The survey, conducted from 4 October to 3 November 2022, had a sample size of 352 from professionals working in financial services across the globe, in roles related to ESG decision making. Respondents represented 329 institutions with cUSD10 trillion in assets under management.
Regulation: We have seen more scrutiny from regulators on ESG – first on corporate disclosures, then on funds and ESG ratings providers, and now on ESG indices. All this is changing behaviour, such as the approach taken by participants to ESG, the reporting of ESG, time spent on ESG and investments in the ESG ecosystem.
What surprised us: There is no guarantee that the sustainability strategy of a parent organisation or company has a bearing on the ESG strategy of a fund. Only two-fifths responded that parent companies drive fund strategies.
Understanding of ESG is growing: More respondents believe that investment professionals at their firms have a "solid understanding" of ESG issues. This has been creeping higher with each survey.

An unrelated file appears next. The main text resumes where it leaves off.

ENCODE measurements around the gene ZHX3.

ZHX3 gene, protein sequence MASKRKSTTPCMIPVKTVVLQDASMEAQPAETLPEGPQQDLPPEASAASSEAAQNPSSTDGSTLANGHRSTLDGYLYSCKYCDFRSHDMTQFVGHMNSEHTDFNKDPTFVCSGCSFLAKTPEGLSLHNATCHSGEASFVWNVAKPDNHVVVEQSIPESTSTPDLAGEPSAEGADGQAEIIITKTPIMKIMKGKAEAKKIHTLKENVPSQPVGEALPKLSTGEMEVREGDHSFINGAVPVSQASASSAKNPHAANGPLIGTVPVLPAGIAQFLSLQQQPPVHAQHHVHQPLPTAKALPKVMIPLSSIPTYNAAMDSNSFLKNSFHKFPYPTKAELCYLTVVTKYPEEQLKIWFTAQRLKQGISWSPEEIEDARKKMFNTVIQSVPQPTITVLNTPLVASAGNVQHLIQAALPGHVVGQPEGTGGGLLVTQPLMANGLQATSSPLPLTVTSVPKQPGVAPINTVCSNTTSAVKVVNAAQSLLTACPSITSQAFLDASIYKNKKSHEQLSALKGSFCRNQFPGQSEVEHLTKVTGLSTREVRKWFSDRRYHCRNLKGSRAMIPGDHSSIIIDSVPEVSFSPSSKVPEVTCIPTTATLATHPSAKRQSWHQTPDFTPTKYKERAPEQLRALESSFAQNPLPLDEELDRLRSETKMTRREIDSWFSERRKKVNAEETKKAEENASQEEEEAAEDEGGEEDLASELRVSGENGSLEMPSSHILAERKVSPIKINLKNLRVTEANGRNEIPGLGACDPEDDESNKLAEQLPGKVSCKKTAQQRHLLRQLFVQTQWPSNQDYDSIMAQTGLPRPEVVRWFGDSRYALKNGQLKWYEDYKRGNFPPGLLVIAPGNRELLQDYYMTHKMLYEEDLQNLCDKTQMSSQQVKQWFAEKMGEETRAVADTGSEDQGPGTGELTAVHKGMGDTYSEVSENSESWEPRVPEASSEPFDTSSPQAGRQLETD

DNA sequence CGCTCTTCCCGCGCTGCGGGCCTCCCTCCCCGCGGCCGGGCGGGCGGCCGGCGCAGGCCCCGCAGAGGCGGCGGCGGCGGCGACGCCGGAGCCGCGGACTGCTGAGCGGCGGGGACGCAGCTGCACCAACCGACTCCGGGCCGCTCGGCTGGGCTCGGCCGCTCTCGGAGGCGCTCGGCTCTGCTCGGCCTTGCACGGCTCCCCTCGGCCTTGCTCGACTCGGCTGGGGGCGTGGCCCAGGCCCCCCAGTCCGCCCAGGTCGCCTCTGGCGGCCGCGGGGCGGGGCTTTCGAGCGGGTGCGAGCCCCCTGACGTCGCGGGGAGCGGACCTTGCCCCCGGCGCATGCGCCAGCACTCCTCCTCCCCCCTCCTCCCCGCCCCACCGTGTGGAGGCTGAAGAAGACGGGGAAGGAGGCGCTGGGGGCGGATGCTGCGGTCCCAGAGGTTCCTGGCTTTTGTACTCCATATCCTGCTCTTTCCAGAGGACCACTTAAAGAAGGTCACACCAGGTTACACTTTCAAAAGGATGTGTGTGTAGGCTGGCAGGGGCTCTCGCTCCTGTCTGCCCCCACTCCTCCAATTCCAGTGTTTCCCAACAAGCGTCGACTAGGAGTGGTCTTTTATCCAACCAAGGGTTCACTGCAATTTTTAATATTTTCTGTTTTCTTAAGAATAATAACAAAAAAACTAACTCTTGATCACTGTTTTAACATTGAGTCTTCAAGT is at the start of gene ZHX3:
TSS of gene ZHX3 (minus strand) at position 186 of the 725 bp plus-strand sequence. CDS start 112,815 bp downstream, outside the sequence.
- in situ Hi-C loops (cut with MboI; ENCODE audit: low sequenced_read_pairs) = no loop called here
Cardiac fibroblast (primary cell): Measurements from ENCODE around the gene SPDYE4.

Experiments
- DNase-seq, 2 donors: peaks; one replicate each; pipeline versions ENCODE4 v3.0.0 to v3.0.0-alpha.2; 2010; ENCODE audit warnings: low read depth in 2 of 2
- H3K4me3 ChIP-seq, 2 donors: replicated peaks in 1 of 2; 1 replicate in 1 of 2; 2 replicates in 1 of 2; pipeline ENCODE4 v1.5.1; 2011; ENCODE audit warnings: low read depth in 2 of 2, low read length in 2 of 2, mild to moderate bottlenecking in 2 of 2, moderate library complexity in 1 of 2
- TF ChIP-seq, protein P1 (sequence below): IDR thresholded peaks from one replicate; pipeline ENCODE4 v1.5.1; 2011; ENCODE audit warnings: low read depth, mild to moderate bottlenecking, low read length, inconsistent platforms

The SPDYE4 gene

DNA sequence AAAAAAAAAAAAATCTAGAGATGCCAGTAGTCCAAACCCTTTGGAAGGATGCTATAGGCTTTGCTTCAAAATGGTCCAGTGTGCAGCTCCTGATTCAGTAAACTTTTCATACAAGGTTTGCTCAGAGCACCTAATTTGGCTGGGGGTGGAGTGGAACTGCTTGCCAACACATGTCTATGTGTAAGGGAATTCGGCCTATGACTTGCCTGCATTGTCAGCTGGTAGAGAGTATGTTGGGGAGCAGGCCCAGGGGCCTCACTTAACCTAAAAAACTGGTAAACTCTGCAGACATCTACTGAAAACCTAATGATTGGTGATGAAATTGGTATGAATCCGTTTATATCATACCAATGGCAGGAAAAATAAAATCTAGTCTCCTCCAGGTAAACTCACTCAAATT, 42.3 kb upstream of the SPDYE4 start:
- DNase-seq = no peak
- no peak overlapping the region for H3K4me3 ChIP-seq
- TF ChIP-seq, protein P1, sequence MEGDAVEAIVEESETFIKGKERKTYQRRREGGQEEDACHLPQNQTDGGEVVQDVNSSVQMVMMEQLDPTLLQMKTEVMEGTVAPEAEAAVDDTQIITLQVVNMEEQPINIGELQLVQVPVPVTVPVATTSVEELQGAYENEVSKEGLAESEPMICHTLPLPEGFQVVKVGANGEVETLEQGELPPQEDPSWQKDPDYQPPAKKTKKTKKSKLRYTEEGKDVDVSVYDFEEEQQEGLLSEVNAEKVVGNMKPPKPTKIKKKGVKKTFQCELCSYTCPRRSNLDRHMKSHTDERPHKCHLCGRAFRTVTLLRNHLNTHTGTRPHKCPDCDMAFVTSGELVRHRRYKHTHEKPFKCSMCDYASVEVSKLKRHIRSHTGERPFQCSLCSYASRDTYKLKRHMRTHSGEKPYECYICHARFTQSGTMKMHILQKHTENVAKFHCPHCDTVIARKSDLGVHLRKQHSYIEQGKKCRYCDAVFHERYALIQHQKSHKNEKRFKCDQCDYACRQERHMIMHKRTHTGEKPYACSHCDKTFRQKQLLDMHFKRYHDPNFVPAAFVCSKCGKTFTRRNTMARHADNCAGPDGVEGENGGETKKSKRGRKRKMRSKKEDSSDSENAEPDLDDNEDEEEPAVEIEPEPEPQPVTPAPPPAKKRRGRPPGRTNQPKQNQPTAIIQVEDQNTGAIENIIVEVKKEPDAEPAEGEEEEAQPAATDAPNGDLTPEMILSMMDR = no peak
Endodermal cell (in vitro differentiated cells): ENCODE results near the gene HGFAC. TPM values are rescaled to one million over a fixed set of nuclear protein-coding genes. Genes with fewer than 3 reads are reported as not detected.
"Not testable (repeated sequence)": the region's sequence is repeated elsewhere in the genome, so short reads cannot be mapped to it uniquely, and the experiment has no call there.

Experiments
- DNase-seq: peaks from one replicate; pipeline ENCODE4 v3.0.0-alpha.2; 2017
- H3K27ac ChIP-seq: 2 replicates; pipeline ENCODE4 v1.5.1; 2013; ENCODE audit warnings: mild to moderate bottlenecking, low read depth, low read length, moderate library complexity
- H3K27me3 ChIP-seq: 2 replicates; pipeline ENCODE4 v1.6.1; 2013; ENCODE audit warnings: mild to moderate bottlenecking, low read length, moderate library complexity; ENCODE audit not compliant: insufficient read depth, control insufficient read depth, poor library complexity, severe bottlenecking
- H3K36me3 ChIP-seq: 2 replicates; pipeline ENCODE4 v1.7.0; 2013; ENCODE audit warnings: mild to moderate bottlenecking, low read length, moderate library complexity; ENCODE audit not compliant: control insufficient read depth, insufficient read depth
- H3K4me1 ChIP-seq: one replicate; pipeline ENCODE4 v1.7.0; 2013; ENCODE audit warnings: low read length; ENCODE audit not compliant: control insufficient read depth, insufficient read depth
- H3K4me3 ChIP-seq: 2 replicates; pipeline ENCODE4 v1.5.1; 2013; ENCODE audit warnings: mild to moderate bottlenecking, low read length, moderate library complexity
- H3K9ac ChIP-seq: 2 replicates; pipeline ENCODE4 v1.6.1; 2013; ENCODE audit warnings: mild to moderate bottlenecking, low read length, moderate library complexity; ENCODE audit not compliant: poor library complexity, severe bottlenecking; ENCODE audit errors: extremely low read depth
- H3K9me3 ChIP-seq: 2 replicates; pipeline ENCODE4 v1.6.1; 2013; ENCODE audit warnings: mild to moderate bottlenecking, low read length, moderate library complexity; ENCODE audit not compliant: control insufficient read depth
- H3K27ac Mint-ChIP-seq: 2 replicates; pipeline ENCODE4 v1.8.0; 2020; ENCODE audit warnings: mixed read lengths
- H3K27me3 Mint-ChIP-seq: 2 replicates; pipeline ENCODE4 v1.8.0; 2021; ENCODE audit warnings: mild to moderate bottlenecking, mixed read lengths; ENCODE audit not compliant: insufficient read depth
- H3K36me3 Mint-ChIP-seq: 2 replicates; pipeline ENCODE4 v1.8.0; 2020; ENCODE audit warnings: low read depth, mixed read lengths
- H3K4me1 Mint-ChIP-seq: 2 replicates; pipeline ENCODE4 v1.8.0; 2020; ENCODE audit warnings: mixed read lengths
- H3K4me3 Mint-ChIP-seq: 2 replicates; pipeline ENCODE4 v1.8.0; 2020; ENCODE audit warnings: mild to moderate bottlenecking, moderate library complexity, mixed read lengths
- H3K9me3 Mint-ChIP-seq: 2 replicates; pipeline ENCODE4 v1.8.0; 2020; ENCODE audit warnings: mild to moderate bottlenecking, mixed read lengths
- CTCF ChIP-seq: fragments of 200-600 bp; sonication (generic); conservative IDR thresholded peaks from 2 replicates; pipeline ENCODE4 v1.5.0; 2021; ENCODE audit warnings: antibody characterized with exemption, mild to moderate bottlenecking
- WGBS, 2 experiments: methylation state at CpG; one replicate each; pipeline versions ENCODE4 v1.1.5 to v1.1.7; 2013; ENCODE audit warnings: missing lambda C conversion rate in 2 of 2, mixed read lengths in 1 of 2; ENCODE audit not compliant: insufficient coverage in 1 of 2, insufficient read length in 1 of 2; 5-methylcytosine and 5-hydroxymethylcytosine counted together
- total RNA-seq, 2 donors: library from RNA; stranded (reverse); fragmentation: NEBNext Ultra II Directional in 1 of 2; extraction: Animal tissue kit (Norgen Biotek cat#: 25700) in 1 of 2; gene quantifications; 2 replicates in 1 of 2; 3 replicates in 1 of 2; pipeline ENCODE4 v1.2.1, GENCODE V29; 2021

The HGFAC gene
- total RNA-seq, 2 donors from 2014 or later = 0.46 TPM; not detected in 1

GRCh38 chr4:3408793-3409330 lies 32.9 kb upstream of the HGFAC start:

Intention to incorporate ESG: We are reaching an inflection point – where the level of future intention is falling below past intention. This is natural, in our view ‒ as the level of absolute ESG incorporation grows, there is less left (so to speak) to incorporate in the future.
ESG priorities: The focus on decarbonisation continues, but there is growing interest in water. There is now a clear winner amongst social issues: diversity and inclusion is going to be a focus area for a quarter of respondents in the coming year, while supply chains also appear to be moving into focus for investment professionals. Despite the uncertain environment, strategy and risk management is no longer the top governance issue. It has been replaced by corporate culture and leadership – the theme is back to "tone from the top" as per our first survey before the Russia-Ukraine war.
'Inflation and ESG': Three-fifths of the respondents believe rising costs are a hindrance to the sustainability strategies of businesses. This is understandable, given resources need to be diverted to deal with material sourcing and wages in the short term rather than focusing on long-term issues, such as sustainability.
How does a typical investment professional spend their time on ESG? On average, it is a fairly even mix between understanding specific issues, engagement, analysing companies and regulatory compliance. The balance of time is used for communicating with clients and internal education.